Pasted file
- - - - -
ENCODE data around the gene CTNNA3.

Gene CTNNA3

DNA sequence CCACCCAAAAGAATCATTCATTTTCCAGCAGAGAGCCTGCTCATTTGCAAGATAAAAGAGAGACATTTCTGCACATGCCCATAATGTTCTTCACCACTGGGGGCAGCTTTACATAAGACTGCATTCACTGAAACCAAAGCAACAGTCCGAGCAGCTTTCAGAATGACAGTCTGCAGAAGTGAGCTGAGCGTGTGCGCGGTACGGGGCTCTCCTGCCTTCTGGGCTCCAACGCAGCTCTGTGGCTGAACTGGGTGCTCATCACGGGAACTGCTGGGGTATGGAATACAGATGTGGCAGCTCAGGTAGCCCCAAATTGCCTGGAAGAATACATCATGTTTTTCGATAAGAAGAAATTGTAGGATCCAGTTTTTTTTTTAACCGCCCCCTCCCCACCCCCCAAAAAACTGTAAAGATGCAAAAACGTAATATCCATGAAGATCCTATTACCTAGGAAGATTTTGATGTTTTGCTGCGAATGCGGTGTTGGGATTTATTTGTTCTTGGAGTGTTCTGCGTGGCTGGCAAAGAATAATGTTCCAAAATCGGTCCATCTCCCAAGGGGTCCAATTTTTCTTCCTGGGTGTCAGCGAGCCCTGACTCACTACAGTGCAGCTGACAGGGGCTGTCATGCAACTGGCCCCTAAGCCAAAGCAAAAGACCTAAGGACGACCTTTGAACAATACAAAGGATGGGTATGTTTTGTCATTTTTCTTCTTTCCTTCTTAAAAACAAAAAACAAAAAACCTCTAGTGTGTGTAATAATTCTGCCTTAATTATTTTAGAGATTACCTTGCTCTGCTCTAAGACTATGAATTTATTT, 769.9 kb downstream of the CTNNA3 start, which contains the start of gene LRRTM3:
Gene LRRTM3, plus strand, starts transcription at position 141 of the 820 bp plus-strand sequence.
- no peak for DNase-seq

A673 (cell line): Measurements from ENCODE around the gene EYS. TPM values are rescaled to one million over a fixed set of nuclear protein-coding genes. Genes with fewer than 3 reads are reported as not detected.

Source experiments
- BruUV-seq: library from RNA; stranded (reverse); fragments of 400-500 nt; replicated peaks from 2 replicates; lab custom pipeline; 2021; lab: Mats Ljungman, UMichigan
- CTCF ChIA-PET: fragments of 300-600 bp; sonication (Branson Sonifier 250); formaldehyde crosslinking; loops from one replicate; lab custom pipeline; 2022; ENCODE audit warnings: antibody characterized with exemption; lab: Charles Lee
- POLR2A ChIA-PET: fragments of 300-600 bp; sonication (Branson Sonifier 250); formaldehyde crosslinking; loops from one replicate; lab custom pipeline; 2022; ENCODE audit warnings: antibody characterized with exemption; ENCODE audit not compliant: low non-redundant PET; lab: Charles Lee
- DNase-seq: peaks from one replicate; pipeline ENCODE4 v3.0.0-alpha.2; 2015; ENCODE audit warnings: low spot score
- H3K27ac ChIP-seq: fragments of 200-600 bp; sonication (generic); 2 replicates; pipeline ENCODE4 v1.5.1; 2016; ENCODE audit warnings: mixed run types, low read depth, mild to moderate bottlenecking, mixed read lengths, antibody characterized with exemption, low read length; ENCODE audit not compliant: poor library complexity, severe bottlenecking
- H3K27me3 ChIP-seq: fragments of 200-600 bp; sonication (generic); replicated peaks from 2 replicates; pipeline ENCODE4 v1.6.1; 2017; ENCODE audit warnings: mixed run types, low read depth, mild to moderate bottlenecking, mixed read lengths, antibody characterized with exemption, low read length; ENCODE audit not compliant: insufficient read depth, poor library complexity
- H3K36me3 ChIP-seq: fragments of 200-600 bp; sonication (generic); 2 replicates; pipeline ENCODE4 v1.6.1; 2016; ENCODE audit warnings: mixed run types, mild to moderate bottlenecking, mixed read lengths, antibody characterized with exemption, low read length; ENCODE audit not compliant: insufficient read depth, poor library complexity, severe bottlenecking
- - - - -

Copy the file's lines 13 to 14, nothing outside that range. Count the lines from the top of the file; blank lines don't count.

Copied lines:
- H3K27me3 ChIP-seq: fragments of 200-600 bp; sonication (generic); replicated peaks from 2 replicates; pipeline ENCODE4 v1.6.1; 2017; ENCODE audit warnings: mixed run types, low read depth, mild to moderate bottlenecking, mixed read lengths, antibody characterized with exemption, low read length; ENCODE audit not compliant: insufficient read depth, poor library complexity
- H3K36me3 ChIP-seq: fragments of 200-600 bp; sonication (generic); 2 replicates; pipeline ENCODE4 v1.6.1; 2016; ENCODE audit warnings: mixed run types, mild to moderate bottlenecking, mixed read lengths, antibody characterized with exemption, low read length; ENCODE audit not compliant: insufficient read depth, poor library complexity, severe bottlenecking